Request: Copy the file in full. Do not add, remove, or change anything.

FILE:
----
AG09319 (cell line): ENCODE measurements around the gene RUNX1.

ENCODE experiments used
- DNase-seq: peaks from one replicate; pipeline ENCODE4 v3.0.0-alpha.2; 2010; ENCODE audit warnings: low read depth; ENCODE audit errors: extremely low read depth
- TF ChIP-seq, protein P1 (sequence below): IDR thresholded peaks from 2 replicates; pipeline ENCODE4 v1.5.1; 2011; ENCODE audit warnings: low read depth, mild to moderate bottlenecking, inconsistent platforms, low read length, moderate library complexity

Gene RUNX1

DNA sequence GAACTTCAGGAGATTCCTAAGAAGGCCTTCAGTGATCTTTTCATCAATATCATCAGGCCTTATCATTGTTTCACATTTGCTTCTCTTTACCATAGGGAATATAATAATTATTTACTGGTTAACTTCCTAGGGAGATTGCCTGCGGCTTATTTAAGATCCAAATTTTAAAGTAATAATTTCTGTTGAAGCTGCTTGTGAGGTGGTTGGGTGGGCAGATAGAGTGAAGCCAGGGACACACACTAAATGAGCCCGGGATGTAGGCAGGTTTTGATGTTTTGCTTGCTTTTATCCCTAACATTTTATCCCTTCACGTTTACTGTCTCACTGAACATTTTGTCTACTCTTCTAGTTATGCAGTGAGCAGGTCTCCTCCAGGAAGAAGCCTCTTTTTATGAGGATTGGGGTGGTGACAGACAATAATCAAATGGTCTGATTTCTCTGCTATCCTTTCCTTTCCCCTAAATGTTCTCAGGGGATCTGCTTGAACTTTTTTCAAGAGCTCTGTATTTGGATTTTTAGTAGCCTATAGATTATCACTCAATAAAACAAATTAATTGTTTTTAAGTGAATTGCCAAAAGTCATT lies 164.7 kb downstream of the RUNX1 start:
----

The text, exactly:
AG09319 (cell line): ENCODE measurements around the gene RUNX1.

ENCODE experiments used
- DNase-seq: peaks from one replicate; pipeline ENCODE4 v3.0.0-alpha.2; 2010; ENCODE audit warnings: low read depth; ENCODE audit errors: extremely low read depth
- TF ChIP-seq, protein P1 (sequence below): IDR thresholded peaks from 2 replicates; pipeline ENCODE4 v1.5.1; 2011; ENCODE audit warnings: low read depth, mild to moderate bottlenecking, inconsistent platforms, low read length, moderate library complexity

Gene RUNX1

DNA sequence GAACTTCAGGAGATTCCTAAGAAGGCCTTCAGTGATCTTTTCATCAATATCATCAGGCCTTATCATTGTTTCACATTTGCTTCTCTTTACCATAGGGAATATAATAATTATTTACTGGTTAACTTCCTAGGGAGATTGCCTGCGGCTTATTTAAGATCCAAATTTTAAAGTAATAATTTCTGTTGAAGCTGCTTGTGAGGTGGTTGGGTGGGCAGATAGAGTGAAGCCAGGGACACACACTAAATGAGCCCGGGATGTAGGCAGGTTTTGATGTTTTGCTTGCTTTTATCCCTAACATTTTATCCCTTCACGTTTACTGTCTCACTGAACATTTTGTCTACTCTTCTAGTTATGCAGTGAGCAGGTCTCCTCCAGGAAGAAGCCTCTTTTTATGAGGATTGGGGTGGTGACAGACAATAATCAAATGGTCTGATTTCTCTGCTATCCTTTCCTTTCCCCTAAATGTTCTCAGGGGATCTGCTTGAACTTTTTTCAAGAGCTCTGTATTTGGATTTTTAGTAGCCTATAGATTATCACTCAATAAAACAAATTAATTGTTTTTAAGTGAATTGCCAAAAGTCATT lies 164.7 kb downstream of the RUNX1 start: